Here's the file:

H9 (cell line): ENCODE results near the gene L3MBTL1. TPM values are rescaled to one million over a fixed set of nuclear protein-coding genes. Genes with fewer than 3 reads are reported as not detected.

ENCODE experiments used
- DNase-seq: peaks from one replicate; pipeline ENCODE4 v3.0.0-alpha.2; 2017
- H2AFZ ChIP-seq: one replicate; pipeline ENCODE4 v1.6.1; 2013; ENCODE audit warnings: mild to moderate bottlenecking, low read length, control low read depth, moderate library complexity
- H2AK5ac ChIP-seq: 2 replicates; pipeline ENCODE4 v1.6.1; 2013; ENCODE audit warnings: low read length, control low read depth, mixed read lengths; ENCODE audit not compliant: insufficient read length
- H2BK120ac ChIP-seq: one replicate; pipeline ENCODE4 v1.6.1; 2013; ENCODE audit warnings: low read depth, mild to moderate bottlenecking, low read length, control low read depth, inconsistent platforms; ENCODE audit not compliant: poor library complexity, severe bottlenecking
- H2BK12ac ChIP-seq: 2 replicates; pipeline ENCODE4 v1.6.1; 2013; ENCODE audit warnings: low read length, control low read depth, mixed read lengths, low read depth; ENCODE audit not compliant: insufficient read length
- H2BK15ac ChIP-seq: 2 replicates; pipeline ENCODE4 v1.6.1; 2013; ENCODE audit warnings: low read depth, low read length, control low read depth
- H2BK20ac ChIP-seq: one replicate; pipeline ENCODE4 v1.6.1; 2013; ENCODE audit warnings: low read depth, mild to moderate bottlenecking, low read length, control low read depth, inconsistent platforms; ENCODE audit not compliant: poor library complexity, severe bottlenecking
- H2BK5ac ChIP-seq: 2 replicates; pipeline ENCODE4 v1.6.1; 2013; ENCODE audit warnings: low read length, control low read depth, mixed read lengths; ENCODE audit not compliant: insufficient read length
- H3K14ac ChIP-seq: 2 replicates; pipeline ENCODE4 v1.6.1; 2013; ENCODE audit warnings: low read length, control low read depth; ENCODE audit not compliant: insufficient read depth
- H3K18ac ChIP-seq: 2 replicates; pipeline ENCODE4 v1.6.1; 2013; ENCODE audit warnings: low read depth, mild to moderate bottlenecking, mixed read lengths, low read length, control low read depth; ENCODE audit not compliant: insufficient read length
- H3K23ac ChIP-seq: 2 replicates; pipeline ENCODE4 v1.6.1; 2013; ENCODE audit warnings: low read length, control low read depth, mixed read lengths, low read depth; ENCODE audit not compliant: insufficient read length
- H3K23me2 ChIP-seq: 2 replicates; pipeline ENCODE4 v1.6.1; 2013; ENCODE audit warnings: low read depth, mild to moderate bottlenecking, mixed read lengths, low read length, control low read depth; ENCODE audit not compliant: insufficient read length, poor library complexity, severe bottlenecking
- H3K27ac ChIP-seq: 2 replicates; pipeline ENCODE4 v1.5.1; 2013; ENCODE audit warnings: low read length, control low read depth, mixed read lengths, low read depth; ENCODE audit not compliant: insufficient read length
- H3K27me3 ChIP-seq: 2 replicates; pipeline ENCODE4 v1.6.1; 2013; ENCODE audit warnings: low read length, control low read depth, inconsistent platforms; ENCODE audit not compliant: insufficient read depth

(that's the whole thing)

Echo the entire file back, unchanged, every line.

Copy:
H9 (cell line): ENCODE results near the gene L3MBTL1. TPM values are rescaled to one million over a fixed set of nuclear protein-coding genes. Genes with fewer than 3 reads are reported as not detected.

ENCODE experiments used
- DNase-seq: peaks from one replicate; pipeline ENCODE4 v3.0.0-alpha.2; 2017
- H2AFZ ChIP-seq: one replicate; pipeline ENCODE4 v1.6.1; 2013; ENCODE audit warnings: mild to moderate bottlenecking, low read length, control low read depth, moderate library complexity
- H2AK5ac ChIP-seq: 2 replicates; pipeline ENCODE4 v1.6.1; 2013; ENCODE audit warnings: low read length, control low read depth, mixed read lengths; ENCODE audit not compliant: insufficient read length
- H2BK120ac ChIP-seq: one replicate; pipeline ENCODE4 v1.6.1; 2013; ENCODE audit warnings: low read depth, mild to moderate bottlenecking, low read length, control low read depth, inconsistent platforms; ENCODE audit not compliant: poor library complexity, severe bottlenecking
- H2BK12ac ChIP-seq: 2 replicates; pipeline ENCODE4 v1.6.1; 2013; ENCODE audit warnings: low read length, control low read depth, mixed read lengths, low read depth; ENCODE audit not compliant: insufficient read length
- H2BK15ac ChIP-seq: 2 replicates; pipeline ENCODE4 v1.6.1; 2013; ENCODE audit warnings: low read depth, low read length, control low read depth
- H2BK20ac ChIP-seq: one replicate; pipeline ENCODE4 v1.6.1; 2013; ENCODE audit warnings: low read depth, mild to moderate bottlenecking, low read length, control low read depth, inconsistent platforms; ENCODE audit not compliant: poor library complexity, severe bottlenecking
- H2BK5ac ChIP-seq: 2 replicates; pipeline ENCODE4 v1.6.1; 2013; ENCODE audit warnings: low read length, control low read depth, mixed read lengths; ENCODE audit not compliant: insufficient read length
- H3K14ac ChIP-seq: 2 replicates; pipeline ENCODE4 v1.6.1; 2013; ENCODE audit warnings: low read length, control low read depth; ENCODE audit not compliant: insufficient read depth
- H3K18ac ChIP-seq: 2 replicates; pipeline ENCODE4 v1.6.1; 2013; ENCODE audit warnings: low read depth, mild to moderate bottlenecking, mixed read lengths, low read length, control low read depth; ENCODE audit not compliant: insufficient read length
- H3K23ac ChIP-seq: 2 replicates; pipeline ENCODE4 v1.6.1; 2013; ENCODE audit warnings: low read length, control low read depth, mixed read lengths, low read depth; ENCODE audit not compliant: insufficient read length
- H3K23me2 ChIP-seq: 2 replicates; pipeline ENCODE4 v1.6.1; 2013; ENCODE audit warnings: low read depth, mild to moderate bottlenecking, mixed read lengths, low read length, control low read depth; ENCODE audit not compliant: insufficient read length, poor library complexity, severe bottlenecking
- H3K27ac ChIP-seq: 2 replicates; pipeline ENCODE4 v1.5.1; 2013; ENCODE audit warnings: low read length, control low read depth, mixed read lengths, low read depth; ENCODE audit not compliant: insufficient read length
- H3K27me3 ChIP-seq: 2 replicates; pipeline ENCODE4 v1.6.1; 2013; ENCODE audit warnings: low read length, control low read depth, inconsistent platforms; ENCODE audit not compliant: insufficient read depth